3 important factors to consider as the cost of living crisis evolves

The latest figures from the Office for National Statistics (ONS) confirm that UK inflation for the 12 months to January 2024 held steady at 4%. This comes after a surprise, albeit small rise of 0.1% from December. 

Bank rates, meanwhile, remain high (good news for savers) and wages are rising, helped by the government’s recent National Insurance (NI) cut.

And yet millions of UK households are still feeling the squeeze. The cost of the living crisis hasn’t ended, then, but it has evolved.

Keep reading to find out what this means for you.

The cost of living crisis peaked at the end of 2022

Inflation had been rising since the UK emerged from coronavirus lockdowns in 2021 but the Consumer Prices Index (CPI) didn’t peak until October 2022. At that point, it reached a 41-year high of 11.1%. The CPI remained in double figures until April 2023.

As the price of household goods increased, energy bills soared. Originally introduced in January 2019, the energy regulator Ofgem’s price cap began to rise, by 54% in April 2022, with a further 80% rise planned for 1 October 2022. The short-lived Liz Truss government stepped in with the Energy Price Guarantee. 

The Energy Price Cap rose by 5% on 1 January 2024 but is widely anticipated to fall again in April. 

While household bills might be falling, inflation is still double the Bank of England’s (BoE) 2% target. And while the recent NI insurance cut will increase your take-home pay, your tax bill could still be rising. 

So, what will 2024 bring?

Inflation is expected to fluctuate before hitting 1.9% in 2027

The BoE is tasked with maintaining inflation at a target of 2% and one of its main tools for achieving this is the BoE base rate.

When its Monetary Policy Committee (MPC) met in February 2024, they opted to keep the base rate at 5.25%.

It had stood at a historic low of 0.1% between March 2020 and December 2021, before tentatively beginning to rise. The rate then increased for 14 consecutive meetings, reaching 5.25% in August 2023.

Minutes from the latest MPC meeting confirm that the CPI is expected to hit the 2% target temporarily in early-to-mid 2024 before rising again. It will then stay above target until 2027.

This means that the strain on household bills will be with us for some time to come. And remember that even with inflation well below its 11.1% peak, prices aren’t coming down, they’re simply rising more slowly. They’re also well above the prices we might have expected to be paying pre-crisis.

Energy bills meanwhile are currently capped at £1,928 a year but MoneySavingExpert expects this to drop to around £1,620 in April and again, to £1,497 a year by July.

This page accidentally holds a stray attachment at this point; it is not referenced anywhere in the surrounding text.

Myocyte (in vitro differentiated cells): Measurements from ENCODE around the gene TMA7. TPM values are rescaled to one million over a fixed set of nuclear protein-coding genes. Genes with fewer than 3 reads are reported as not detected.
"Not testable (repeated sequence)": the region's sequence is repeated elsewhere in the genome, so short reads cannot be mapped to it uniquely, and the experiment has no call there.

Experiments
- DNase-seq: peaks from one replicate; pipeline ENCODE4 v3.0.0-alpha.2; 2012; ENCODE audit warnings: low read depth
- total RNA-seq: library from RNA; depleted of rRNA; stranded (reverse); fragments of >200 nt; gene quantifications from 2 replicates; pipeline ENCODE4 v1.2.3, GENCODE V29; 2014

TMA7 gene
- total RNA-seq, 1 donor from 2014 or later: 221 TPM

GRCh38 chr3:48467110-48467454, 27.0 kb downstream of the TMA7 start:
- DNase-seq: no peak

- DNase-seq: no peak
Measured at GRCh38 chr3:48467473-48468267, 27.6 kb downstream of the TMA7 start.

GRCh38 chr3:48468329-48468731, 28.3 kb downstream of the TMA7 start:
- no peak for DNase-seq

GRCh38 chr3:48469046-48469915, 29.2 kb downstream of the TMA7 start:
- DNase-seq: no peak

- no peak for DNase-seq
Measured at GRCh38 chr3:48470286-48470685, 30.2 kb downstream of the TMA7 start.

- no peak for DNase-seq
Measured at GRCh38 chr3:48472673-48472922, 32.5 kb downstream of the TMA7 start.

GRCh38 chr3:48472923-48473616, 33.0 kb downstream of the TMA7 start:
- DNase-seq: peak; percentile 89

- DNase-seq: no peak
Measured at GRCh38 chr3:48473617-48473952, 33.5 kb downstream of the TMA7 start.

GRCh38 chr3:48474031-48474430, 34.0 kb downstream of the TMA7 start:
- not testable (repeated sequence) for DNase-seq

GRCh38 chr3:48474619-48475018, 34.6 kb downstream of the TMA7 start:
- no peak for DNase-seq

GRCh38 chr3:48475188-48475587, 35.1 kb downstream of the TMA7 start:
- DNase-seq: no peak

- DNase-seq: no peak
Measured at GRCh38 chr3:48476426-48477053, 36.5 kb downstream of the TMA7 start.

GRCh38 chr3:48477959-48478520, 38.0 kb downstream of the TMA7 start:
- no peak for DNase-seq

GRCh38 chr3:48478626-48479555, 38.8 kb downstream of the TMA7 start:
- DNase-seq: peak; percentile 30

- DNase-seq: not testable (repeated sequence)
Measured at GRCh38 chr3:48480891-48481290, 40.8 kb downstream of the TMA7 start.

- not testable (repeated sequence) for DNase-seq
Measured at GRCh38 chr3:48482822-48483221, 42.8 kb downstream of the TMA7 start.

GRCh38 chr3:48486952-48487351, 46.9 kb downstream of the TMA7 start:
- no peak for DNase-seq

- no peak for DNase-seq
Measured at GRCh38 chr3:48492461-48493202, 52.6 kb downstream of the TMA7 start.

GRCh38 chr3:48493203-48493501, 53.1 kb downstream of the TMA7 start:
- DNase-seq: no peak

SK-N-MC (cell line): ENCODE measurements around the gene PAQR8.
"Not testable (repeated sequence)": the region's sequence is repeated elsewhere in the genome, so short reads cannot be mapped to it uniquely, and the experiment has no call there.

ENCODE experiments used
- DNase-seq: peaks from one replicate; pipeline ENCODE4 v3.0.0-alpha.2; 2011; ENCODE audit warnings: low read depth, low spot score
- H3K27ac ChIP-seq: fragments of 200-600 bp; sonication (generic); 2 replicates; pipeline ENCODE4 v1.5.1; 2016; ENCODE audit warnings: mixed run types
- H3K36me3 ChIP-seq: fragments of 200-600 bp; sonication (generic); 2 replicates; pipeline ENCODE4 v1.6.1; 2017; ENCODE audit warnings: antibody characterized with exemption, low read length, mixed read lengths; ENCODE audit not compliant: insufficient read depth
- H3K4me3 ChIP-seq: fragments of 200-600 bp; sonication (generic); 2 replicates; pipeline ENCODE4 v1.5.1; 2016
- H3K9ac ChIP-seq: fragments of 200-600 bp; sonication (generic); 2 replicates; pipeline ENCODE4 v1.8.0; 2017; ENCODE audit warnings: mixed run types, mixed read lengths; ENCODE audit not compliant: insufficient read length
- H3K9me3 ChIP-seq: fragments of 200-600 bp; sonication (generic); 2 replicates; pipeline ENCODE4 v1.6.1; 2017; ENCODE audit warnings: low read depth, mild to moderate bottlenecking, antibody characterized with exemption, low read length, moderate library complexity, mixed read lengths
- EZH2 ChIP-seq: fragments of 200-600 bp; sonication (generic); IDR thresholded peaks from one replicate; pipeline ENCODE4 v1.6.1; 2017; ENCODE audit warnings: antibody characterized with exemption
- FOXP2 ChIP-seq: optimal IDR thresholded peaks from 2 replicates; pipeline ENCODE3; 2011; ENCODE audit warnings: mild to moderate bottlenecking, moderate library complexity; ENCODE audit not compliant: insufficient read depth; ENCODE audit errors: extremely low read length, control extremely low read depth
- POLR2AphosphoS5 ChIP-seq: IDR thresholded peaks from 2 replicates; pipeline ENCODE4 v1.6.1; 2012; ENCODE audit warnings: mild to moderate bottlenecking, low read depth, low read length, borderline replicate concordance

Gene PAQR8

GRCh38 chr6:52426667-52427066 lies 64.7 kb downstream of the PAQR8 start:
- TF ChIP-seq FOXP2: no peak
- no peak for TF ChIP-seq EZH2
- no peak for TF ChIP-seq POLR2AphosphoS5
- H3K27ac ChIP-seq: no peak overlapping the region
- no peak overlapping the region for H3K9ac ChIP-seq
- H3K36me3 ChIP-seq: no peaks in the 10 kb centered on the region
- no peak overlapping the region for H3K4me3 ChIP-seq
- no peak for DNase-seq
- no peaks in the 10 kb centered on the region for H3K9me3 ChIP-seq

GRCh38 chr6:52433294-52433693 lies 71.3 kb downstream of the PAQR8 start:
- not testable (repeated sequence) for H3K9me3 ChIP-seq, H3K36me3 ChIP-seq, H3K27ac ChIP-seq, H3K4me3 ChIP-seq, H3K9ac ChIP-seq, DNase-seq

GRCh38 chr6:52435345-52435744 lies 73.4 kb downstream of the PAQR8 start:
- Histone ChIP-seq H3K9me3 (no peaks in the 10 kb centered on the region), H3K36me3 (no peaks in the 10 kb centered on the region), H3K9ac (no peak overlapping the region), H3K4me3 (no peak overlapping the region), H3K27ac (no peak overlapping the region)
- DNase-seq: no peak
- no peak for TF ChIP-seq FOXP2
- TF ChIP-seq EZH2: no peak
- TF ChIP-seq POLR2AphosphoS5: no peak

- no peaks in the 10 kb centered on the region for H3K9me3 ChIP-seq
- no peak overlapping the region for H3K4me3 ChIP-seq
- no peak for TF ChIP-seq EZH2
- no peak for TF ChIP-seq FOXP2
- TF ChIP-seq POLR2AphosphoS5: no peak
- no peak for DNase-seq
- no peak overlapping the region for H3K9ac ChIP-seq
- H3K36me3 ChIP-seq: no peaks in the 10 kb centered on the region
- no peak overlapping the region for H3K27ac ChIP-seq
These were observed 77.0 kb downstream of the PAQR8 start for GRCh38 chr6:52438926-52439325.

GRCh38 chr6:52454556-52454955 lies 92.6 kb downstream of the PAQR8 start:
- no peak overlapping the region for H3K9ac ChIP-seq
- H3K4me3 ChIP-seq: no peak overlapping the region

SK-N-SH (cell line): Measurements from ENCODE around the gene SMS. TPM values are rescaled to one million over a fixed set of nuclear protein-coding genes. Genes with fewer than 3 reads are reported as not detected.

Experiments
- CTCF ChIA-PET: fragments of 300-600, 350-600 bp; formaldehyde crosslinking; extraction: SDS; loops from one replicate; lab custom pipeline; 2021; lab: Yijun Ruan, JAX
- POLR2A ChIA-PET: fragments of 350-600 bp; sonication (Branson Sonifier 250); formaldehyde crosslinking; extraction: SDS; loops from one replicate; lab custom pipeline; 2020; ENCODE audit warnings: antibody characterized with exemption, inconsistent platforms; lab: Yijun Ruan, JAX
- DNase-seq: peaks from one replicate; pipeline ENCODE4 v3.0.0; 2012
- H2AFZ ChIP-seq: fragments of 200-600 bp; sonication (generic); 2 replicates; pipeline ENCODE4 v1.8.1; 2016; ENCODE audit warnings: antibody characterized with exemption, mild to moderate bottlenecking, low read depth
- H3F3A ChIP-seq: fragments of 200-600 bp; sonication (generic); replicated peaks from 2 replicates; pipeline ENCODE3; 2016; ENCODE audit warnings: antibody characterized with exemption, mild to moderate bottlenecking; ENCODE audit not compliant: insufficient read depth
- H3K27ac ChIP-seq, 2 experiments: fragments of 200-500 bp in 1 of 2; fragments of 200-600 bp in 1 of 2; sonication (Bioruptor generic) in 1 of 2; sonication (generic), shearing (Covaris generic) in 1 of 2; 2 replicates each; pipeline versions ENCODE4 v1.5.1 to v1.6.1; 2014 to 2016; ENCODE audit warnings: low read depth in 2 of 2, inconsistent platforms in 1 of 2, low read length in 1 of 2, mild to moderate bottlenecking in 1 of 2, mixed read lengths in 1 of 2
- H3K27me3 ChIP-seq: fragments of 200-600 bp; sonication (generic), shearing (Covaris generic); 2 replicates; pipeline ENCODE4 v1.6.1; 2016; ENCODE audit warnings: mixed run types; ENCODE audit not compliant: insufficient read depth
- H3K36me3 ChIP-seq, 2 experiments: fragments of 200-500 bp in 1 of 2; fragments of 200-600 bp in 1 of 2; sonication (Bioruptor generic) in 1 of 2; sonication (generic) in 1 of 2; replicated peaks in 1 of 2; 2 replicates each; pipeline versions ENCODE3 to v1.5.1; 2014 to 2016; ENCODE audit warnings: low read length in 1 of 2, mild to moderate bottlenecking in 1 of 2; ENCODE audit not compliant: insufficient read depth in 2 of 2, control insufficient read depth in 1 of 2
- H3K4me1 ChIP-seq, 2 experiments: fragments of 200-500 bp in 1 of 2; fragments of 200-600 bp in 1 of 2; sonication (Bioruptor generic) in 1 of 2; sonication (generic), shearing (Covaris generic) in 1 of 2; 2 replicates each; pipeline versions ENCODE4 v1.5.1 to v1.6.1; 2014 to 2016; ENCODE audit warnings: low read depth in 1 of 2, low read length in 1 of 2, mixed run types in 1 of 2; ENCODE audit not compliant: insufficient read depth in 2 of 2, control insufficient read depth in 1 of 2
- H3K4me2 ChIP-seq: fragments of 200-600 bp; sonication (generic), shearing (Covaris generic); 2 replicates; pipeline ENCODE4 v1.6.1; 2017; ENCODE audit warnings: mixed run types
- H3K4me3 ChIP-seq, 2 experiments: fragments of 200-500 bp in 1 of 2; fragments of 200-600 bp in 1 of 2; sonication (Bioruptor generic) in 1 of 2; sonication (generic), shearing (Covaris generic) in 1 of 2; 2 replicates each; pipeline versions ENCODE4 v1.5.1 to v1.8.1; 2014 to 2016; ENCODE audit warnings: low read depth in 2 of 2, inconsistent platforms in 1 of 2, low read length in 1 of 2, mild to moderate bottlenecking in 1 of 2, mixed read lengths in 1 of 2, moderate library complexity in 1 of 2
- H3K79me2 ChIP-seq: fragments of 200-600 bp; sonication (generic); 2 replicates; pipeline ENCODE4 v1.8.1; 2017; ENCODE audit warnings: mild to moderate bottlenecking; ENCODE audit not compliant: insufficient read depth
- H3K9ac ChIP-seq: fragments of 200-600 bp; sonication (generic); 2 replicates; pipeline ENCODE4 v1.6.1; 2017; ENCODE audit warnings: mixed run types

Stealth taxes could mean you’re still out of pocket, despite the recent National Insurance cut  

High inflation over the last two years or so has meant bad news for workers, with wages failing to keep pace. This amounted to a real-terms pay cut.

Wages are now growing faster than inflation, though. And coupled with the government’s recent NI cut means that the money in your pocket each month should be rising.

But stealth taxes in the form of threshold freezes and falling allowances could still be costing you. And with many freezes in place until 2028, it’s a problem that’s not going away.

One such freeze is to the Personal Allowance. This is the amount you can earn before you become liable for Income Tax. It last rose in 2021 and was frozen at that point until 2026. That freeze has since been extended to 2028. The allowance currently stands at £12,570. 

It’s important to remember that the freeze affects not only your wages but your retirement income too. Your pension payments (outside of any tax-free cash entitlement) will likely be taxed as income. 

As your wages or index-linked pension payments increase, you could find yourself moving into a higher threshold and paying more tax. The higher-rate bracket is also frozen until 2028. 

A BBC report from last year refers to what the Institute for Fiscal Studies (IFS) called “the biggest tax-raising drive since the late 1970s”. The BBC suggests that the freeze could see 2.6 million more people move into the higher bracket, with teachers and nurses among those affected.

With the freeze in place for another four years, inflation and wage growth could mean you need to factor higher taxes into your household budgeting.

Get in touch

If you have any concerns about the robustness of your household budget or your long-term financial plans, contact us now to see how we can help. Get in touch via email at enquiries@hda-ifa.co.uk or call 01242 514563.

Please note

This blog is for general information only and does not constitute advice. The information is aimed at retail clients only.

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